For the week of July 1 thru July 7, 1998  

Reigning in rodeo crowns

These Blaine County belles of the bulls keep it in the family


By ALYSON WILSON
Express Staff Writer

In some Sun Valley circles, a rodeo queen title and all its fringed and sequined trappings might seem a little archaic and, well, dusty.

But locals, in this place where more wear spandex than spurs and think of fleece as the flashy, element-shielding fabric of their pullover rather than the wool on a sheep, may have something to learn from Bellevue’s Rushton sisters.

For Tara and Cassi, reaching for a rodeo royalty title is a matter of pride, hard work and sweet reward.

And, though neither girl is even old enough to drive a car, both have already arrived at much success in the rodeo arena.

Tara just grabbed the Rodeo Princess Queen title in the Dodge National Circuit Finals.

"It just felt like everything went right," she said proudly of the horsemanship, interview, speech and modeling contests on which she was judged.

Tara is remarkably poised for a 13-year-old, yet said she is shy and used to face some major competition jitters.

The riding part comes easily for her, though she still spends enough time in the saddle every day to exercise four horses.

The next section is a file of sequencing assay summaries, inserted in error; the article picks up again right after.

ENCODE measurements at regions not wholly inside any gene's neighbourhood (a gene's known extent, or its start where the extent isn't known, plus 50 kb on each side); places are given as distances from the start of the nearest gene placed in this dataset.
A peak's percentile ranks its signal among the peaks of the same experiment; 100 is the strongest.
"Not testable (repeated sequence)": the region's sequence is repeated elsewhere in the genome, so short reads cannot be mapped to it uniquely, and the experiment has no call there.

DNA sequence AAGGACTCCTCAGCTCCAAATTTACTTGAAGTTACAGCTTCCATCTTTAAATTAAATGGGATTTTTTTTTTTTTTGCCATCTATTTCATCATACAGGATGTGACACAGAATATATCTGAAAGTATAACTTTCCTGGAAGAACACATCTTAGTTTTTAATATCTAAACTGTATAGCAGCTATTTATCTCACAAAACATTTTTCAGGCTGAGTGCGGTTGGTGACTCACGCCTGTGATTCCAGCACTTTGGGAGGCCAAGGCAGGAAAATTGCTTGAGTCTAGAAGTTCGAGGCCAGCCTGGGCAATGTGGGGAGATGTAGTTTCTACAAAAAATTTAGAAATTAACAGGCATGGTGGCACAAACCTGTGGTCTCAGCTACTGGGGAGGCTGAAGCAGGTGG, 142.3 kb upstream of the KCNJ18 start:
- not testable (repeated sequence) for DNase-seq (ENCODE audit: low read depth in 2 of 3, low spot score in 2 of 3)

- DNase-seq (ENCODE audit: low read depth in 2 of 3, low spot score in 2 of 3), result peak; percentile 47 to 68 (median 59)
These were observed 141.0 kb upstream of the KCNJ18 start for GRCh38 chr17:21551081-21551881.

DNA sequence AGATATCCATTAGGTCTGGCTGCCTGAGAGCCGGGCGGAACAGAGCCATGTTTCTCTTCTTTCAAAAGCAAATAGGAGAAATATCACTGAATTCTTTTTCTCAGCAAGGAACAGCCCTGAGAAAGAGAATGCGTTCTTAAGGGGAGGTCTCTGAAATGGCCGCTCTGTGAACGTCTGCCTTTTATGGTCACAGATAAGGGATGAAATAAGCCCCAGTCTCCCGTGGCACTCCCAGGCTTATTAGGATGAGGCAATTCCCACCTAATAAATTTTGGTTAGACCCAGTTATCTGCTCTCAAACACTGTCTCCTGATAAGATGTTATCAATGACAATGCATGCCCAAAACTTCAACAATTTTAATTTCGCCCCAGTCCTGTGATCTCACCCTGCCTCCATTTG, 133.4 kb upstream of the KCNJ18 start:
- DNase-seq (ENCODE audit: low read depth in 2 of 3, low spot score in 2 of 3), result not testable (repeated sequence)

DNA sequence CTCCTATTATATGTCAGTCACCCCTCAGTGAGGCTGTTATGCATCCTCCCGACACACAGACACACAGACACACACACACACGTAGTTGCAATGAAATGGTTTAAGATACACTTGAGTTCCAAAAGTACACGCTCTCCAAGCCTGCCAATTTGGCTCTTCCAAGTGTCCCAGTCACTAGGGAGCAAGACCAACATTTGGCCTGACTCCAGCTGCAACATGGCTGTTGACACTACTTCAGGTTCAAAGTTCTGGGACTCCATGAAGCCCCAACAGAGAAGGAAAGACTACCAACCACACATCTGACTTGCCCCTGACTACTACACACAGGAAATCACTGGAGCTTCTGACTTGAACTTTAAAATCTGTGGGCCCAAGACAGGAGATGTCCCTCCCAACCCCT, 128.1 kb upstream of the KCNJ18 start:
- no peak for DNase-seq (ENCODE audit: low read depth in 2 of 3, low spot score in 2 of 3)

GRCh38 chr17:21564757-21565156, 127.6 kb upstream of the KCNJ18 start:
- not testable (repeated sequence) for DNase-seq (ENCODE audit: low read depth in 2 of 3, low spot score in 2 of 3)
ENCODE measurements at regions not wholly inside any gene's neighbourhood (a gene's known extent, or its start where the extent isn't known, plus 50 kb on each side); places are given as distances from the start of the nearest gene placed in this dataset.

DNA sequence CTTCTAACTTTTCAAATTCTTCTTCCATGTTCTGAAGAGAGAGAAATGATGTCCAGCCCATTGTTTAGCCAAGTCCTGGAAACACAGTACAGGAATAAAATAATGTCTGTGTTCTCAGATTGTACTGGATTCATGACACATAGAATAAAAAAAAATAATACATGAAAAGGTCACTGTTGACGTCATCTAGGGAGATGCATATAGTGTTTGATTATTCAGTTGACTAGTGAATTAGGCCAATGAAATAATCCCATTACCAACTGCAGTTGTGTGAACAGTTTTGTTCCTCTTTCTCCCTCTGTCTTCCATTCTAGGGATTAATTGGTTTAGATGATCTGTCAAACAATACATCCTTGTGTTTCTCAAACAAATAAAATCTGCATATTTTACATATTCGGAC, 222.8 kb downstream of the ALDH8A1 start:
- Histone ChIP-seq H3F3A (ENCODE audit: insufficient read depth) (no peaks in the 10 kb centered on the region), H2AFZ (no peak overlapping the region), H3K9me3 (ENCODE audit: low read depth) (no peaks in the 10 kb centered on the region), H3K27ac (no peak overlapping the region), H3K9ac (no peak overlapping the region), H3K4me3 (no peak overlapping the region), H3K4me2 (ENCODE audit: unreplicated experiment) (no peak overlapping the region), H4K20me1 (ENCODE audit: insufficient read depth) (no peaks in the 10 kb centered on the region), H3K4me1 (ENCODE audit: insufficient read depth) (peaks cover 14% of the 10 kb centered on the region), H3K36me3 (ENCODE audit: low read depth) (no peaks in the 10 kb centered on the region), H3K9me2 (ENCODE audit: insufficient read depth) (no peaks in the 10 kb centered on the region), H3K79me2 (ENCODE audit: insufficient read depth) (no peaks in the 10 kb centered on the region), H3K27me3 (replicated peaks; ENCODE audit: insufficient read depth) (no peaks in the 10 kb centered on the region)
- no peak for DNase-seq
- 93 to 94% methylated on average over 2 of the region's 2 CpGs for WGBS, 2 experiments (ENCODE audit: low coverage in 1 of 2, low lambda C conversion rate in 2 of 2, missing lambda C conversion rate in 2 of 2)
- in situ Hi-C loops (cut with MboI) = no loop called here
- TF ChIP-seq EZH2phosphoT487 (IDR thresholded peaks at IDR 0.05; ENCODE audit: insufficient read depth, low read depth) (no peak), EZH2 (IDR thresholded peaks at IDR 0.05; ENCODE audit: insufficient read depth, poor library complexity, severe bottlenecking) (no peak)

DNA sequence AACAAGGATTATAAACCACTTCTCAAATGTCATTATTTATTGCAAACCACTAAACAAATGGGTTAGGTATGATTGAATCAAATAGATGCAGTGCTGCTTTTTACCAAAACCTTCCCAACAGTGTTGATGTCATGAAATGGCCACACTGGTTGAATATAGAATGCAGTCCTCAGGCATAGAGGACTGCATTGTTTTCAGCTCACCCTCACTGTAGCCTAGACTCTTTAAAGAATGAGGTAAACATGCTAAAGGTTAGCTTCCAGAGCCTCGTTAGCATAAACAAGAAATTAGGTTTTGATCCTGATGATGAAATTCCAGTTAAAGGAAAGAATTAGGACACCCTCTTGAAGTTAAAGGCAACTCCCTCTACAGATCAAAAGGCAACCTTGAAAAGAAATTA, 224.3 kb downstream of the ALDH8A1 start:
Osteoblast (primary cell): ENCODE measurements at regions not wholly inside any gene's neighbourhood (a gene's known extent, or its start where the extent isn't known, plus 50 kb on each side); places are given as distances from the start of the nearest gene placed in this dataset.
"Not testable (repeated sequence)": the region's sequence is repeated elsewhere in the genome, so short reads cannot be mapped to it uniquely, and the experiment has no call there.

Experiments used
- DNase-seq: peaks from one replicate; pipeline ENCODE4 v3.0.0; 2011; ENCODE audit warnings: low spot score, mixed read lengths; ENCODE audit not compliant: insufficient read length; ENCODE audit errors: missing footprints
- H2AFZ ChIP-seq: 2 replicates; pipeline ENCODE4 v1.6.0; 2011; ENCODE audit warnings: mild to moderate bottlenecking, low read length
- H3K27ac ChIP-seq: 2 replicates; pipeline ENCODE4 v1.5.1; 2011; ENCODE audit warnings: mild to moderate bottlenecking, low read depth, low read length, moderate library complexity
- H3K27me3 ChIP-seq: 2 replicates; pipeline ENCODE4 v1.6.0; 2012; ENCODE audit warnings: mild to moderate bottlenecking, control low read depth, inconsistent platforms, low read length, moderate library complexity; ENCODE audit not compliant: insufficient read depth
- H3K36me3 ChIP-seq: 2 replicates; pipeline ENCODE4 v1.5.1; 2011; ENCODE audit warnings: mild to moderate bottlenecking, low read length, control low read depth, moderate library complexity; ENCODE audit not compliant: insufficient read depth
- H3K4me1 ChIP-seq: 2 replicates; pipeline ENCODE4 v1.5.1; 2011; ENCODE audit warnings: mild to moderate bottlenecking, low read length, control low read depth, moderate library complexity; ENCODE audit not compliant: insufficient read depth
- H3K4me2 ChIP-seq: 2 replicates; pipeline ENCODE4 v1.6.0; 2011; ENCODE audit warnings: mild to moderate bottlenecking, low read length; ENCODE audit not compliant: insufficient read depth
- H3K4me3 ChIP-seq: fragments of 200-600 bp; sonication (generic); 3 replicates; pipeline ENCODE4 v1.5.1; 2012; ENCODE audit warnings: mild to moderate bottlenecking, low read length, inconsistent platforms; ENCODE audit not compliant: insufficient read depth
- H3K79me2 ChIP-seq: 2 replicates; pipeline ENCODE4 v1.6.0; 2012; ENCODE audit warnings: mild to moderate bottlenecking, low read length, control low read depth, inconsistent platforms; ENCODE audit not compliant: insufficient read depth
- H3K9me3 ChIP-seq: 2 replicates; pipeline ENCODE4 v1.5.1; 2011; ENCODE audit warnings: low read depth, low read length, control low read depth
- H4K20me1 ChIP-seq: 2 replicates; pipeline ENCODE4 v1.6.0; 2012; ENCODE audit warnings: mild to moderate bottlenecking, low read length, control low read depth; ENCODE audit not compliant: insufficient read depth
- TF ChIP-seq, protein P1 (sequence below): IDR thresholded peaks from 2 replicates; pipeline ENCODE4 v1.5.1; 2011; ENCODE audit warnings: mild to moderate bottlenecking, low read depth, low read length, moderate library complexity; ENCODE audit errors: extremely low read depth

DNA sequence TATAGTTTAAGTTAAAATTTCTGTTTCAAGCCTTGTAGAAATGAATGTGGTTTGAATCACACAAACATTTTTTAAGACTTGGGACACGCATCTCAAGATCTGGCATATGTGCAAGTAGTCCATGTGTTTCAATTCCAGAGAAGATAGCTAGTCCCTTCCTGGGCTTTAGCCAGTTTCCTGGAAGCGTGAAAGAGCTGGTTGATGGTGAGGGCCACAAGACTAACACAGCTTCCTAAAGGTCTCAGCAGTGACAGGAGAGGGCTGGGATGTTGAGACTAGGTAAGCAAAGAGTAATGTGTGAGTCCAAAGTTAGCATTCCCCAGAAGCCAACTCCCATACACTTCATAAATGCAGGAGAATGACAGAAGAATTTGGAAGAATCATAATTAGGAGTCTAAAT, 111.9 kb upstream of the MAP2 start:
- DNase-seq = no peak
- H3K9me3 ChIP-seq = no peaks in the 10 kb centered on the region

"Tara just has a natural ability to become part of the horse," her mother Barbara Rushton said.

She and Pretty Girl, her butterscotch-coated competition horse, are good friends, Tara said.

They’ve been chasing queen titles together since Tara was eight, after she saw another local girl, Lawend Thornton, crowned in the Blaine County rodeo.

"I wanted to be like her," Tara said. "I wanted to be there one day."

Now, in Tara’s shadow, eight-year-old Cassi has followed suit and nabbed her own title of Blaine County Junior Princess last summer.

Cassi does shine in her own right, with her strengths falling in places different than her sister’s.

Barbara Rushton said Cassi’s a born performer but that the bubbly 10-year-old lacks Tara’s bravado with horses and still gets a little spooked.

Being a rodeo queen isn’t all about glittering shirts, the near-mandatory Wranglers and perfecting the smoothest wave.

Both girls spend long hours honing their rodeo knowledge.

A rodeo queen is considered the emissary of her field and judges expect contestants to have working knowledge of the entire history of rodeo competitions--meaning everything since the 1936 birth of the Professional Rodeo Cowboy’s Association.

"Success comes with experience and knowledge," Tara said, stoically. "You need to know your stuff."

Both girls have learned volumes about the ins and outs of being a rodeo queen from Hailey’s Selby Board.

Selby, 21, is this year’s Dodge Queen, a victor in the highest age group, and she stands as something of a mentor for Tara and Cassi.

Dodge will sponsor Selby’s try for the Miss Rodeo Idaho title in July.

"If I win or lose, it’ll help me wherever I go," Selby said. Of her roughly 11 years of rodeo competition, Selby added, "You only get out of it what you put into it."

Watch for Tara, Cassi and Selby to showcase their rodeo royalty waves in the arena this weekend at the Hailey Rodeo Arena.

 

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